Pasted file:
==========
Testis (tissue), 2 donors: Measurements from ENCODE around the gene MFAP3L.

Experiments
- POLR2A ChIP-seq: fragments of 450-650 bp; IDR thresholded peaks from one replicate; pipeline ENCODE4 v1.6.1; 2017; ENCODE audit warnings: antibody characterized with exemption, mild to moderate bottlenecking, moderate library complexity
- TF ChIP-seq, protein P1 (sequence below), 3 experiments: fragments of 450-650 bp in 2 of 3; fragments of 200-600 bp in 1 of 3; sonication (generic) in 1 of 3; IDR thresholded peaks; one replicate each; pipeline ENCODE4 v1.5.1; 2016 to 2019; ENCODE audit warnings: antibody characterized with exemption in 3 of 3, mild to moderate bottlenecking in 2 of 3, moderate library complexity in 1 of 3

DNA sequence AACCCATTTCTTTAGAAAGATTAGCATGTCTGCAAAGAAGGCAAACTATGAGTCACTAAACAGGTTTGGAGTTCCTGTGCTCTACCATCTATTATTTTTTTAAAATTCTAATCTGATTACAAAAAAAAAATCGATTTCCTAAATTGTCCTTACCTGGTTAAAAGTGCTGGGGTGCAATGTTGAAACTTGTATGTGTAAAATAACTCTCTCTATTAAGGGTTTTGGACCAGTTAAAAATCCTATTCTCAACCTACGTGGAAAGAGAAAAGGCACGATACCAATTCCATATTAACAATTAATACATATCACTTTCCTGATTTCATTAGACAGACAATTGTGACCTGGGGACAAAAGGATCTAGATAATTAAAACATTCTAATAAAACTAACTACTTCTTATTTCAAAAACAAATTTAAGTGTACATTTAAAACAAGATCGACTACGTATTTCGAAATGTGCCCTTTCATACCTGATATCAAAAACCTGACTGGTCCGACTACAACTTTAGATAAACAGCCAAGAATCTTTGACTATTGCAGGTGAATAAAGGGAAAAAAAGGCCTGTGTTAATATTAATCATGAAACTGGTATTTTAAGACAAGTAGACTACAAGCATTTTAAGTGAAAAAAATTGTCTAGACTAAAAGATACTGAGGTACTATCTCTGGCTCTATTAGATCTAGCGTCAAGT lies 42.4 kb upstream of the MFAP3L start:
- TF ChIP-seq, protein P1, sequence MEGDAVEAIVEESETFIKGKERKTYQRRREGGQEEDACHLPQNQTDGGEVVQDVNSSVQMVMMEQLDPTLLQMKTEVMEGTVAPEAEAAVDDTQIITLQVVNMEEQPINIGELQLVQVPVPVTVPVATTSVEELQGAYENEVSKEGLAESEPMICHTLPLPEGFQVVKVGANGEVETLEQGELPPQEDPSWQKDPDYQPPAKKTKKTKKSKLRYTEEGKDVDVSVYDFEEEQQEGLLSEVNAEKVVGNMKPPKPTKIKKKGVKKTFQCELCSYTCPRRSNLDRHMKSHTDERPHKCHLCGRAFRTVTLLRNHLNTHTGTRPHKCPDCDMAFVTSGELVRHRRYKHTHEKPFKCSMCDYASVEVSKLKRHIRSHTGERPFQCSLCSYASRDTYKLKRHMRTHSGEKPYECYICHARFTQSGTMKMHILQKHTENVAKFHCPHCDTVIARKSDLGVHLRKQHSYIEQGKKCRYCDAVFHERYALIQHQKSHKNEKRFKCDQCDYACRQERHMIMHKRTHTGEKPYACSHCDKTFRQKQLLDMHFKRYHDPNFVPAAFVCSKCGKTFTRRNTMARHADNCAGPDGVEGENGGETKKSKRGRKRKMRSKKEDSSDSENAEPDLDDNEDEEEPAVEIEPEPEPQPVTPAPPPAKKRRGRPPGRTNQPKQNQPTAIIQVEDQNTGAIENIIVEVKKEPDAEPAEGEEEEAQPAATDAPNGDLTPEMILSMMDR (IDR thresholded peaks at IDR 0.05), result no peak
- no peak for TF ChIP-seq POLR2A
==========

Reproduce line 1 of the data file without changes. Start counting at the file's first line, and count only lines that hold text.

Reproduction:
Testis (tissue), 2 donors: Measurements from ENCODE around the gene MFAP3L.